Film Friday: Bunjy Soup
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Film Friday: Bunjy Soup

It’s a strong week for festivals, as while the ReelWorld Film Festival closes this Sunday with closing night gala Aloo Chaat (6:30 p.m., Scotiabank Theatre), both the Sprockets Film Festival and Toronto Jewish Film Festival open this Saturday.
Starting with an opening night gala for the North American premiere of Camera Obscura (9:15 p.m. at the Bloor) the TJFF includes some particularly inspired matinee choices as part of their special programs, including The Marx Brothers’ Duck Soup (Sunday, 11 a.m. at the Bloor) and Gold Diggers of 1933, starring Ginger Rogers, on Monday at 1 p.m., again at the Bloor. Full details at the TJFF website.
Just as exciting is this weekend’s Sprockets programming—a festival we’ve previously described as “one of the most amazing opportunities for children from ages as young as three to connect with the visual language of other cultures,” and a claim we stand by. This year’s highlight screenings include the self-explanatory Kung Fu Kid from Japan (Saturday, 11:20 a.m. and Sunday, 9:45 a.m.); European computer-generated animation Dragon Hunters (Saturday, 4:45 p.m. and Sunday, 9:30 a.m.); Sri Lankan drama King Siri (Saturday, 11:45 a.m. and Sunday, 10:10 a.m.); and not to forget the shorts programs such as Loot Bag (Satuday, 12:10 p.m. and Sunday, 9:50 a.m.), which includes sweet and silly shorts like The Bunjies (pictured above). All screenings we’ve mentioned are at Canada Square, and age recommendations and further details can all be found at the Sprockets website.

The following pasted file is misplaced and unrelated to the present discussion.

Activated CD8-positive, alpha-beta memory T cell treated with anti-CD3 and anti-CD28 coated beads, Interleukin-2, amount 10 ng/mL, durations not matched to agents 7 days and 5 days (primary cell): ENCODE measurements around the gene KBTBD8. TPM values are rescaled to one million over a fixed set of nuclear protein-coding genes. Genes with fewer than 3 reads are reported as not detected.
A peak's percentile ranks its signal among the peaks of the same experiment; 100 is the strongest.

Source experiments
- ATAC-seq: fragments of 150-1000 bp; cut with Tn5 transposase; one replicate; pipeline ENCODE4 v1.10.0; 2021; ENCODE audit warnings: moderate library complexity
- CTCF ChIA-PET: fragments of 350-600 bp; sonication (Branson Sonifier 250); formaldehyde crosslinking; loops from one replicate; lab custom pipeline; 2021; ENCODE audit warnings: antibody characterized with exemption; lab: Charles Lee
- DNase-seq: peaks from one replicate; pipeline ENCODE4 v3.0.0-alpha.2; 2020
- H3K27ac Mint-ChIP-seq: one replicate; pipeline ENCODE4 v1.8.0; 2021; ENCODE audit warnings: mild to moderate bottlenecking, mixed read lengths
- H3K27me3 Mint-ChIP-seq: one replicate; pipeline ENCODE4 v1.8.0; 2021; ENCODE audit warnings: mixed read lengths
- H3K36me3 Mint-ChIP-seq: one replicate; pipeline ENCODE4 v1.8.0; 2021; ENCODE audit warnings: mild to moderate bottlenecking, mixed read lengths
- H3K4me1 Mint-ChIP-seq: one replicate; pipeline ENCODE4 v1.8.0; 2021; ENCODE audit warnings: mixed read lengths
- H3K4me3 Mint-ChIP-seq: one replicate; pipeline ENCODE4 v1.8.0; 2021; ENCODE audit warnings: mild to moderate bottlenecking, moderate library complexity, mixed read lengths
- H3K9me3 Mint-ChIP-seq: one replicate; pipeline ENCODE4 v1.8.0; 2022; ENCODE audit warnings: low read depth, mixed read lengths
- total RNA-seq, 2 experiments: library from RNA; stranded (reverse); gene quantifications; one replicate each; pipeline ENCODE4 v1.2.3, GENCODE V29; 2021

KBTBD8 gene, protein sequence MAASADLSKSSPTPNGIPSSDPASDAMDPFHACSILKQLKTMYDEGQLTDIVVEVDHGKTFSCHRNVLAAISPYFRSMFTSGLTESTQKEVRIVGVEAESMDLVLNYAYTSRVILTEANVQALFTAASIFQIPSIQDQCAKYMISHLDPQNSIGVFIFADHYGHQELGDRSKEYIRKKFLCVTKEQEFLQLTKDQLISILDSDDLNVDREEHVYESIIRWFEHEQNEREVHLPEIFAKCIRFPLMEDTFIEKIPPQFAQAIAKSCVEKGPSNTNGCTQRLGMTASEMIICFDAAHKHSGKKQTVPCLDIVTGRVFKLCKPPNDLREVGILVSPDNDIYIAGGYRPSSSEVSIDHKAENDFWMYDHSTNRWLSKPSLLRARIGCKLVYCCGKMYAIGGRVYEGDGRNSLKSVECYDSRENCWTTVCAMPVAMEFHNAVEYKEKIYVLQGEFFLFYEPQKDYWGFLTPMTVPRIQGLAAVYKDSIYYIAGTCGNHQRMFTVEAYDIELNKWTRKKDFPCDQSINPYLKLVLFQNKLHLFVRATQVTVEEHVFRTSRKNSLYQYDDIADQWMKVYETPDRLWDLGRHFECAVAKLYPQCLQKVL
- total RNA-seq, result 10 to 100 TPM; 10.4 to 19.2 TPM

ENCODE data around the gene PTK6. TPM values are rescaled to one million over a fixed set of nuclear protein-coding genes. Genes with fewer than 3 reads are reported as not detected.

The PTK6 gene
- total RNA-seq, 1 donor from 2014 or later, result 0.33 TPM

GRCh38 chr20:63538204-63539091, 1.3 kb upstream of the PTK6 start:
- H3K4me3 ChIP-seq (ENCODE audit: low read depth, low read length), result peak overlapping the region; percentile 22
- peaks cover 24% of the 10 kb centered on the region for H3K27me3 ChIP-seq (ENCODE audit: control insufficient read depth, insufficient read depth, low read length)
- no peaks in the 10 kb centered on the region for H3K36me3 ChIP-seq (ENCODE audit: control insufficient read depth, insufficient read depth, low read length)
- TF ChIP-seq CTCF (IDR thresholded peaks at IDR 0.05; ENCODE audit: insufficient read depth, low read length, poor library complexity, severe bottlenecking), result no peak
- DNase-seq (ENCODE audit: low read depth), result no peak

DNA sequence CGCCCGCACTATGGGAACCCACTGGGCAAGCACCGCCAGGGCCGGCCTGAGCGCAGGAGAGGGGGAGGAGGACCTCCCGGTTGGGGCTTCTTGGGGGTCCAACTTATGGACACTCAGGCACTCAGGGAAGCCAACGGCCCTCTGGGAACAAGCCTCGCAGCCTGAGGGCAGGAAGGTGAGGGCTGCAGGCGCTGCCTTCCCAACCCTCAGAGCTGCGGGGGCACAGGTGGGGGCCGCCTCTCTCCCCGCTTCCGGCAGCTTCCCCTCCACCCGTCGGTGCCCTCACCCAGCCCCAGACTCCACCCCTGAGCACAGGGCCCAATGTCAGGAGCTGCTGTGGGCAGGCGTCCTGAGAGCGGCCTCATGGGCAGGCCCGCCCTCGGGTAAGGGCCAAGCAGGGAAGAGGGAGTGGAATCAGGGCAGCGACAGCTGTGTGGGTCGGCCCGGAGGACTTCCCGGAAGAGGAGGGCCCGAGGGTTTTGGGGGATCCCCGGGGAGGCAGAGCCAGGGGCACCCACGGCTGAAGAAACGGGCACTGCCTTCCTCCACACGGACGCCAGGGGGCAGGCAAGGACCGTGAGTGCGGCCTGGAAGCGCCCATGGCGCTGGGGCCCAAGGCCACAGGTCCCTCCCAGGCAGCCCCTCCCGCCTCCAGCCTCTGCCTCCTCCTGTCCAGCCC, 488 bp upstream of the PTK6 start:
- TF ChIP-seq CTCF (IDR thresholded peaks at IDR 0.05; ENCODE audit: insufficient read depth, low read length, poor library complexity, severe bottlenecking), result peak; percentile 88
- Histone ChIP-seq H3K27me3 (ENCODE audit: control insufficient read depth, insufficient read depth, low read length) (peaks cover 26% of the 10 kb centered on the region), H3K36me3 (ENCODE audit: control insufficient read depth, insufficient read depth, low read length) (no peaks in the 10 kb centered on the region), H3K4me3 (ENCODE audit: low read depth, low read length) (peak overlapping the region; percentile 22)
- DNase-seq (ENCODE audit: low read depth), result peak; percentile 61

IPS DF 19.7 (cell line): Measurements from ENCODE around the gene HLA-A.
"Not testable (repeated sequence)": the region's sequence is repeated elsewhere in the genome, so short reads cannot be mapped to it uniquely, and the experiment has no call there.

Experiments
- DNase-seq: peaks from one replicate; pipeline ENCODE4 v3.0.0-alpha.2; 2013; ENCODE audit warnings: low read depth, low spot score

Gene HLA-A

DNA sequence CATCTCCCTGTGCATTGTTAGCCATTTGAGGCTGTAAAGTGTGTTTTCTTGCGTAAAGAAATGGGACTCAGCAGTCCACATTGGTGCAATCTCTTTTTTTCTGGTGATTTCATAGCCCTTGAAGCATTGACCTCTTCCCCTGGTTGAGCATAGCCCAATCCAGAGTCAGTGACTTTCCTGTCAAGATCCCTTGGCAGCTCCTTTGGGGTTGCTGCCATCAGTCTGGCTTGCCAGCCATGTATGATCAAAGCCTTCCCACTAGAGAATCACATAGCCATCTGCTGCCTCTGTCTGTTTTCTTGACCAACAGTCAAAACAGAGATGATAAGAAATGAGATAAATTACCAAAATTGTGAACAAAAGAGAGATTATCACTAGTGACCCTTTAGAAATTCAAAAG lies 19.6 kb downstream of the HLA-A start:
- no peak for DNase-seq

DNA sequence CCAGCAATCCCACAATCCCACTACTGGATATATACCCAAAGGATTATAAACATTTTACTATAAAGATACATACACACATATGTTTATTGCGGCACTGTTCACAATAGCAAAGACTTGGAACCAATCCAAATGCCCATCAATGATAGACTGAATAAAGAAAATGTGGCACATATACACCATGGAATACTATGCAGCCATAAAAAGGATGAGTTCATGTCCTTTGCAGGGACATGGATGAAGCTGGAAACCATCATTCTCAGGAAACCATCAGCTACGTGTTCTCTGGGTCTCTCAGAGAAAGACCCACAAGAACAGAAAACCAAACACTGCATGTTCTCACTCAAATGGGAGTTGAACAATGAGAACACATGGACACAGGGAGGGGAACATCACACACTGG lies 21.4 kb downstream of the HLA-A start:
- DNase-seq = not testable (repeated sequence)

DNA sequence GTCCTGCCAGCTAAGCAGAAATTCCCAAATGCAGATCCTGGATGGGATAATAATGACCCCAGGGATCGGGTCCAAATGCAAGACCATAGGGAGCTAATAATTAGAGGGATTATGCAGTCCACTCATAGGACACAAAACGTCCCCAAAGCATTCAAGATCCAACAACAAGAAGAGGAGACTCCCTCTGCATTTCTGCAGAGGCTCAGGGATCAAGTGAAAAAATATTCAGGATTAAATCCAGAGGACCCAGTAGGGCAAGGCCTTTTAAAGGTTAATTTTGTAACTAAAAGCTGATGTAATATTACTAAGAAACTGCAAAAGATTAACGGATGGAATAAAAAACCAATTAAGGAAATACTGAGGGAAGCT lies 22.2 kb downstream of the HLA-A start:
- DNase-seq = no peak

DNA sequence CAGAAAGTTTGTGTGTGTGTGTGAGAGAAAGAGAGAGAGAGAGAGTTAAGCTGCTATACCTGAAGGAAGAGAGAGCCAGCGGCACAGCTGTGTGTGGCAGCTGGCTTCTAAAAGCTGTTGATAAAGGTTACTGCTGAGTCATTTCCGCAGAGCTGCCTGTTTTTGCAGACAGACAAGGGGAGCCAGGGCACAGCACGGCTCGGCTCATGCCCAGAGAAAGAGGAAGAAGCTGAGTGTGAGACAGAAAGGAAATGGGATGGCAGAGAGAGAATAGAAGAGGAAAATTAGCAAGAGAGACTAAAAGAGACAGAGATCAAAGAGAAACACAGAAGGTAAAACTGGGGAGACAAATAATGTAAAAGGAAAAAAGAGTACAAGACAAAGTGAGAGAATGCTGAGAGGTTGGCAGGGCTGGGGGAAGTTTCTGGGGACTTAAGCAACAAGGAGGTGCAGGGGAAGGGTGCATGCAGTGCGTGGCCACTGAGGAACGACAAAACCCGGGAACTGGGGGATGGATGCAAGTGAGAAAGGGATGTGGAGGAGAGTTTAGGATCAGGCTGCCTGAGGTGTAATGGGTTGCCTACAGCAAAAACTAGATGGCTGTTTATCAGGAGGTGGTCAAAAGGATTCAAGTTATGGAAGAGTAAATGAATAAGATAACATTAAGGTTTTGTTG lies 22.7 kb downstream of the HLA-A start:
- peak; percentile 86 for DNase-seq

Not such a strong week for film otherwise, with new releases ranging from a film—17 Again—that’s only notable by anyone because Zac Efron is in it absurdly playing a young Matthew Perry (we rather liked this quip from Eye‘s Adam Nayman concerning that fact: “There aren’t enough gamma rays in the whole Marvel Universe to make me believe that Zac Efron could share genetic material with Matthew Perry.”) and Fred Durst’s directorial debut, The Education of Charlie Banks.
There are few kind words for State of Play, despite its basis in a critically acclaimed BBC drama and direction from Kevin MacDonald, with the Star‘s Peter Howell going as far as calling it a “a capable if convoluted ‘B’ movie about government corruption.”
Most critically praised this week is Sugar, from the directorial team behind Half Nelson, Anna Boden and Ryan Fleck. NOW‘s Norm Wilner praises it as a “subtly observed drama,” noting that Boden and Fleck turn “a fairly conventional baseball story into something much more interesting and relevant.”